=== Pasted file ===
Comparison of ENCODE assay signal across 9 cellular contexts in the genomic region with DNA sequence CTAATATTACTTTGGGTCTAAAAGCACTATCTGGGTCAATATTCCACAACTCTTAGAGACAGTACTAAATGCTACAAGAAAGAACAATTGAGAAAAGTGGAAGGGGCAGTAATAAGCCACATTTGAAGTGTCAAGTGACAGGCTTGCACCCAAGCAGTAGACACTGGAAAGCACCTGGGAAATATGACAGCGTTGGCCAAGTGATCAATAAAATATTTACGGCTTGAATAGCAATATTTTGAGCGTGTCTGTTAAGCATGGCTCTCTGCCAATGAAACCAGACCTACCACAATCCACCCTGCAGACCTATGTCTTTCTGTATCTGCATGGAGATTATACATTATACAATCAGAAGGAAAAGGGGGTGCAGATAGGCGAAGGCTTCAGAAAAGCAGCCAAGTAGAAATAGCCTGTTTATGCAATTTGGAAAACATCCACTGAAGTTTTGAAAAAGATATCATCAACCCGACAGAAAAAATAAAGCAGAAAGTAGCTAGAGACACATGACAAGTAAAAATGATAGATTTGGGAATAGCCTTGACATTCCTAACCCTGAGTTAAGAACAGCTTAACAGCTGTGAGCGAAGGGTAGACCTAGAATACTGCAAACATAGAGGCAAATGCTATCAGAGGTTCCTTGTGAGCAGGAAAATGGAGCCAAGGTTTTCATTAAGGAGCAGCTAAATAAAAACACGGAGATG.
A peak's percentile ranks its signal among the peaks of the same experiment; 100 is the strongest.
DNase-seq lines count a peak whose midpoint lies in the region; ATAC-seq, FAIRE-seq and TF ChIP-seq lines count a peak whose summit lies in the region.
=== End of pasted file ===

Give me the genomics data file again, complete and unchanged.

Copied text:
Comparison of ENCODE assay signal across 9 cellular contexts in the genomic region with DNA sequence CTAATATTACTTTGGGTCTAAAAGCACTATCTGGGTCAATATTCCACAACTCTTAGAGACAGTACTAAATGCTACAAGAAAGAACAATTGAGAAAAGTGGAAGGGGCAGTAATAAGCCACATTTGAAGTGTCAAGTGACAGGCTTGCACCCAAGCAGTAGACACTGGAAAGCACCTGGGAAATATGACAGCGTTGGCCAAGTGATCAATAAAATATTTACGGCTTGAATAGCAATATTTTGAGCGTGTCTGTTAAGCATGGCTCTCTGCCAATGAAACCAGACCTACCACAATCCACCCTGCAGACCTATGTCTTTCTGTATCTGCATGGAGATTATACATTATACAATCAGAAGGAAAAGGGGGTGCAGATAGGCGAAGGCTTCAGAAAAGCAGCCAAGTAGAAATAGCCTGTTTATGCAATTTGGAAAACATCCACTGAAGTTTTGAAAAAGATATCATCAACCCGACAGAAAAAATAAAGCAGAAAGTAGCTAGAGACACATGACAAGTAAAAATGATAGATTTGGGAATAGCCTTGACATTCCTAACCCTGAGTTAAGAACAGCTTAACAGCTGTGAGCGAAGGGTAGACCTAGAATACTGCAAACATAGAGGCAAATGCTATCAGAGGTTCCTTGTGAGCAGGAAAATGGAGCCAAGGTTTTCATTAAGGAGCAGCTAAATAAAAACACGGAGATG.
A peak's percentile ranks its signal among the peaks of the same experiment; 100 is the strongest.
DNase-seq lines count a peak whose midpoint lies in the region; ATAC-seq, FAIRE-seq and TF ChIP-seq lines count a peak whose summit lies in the region.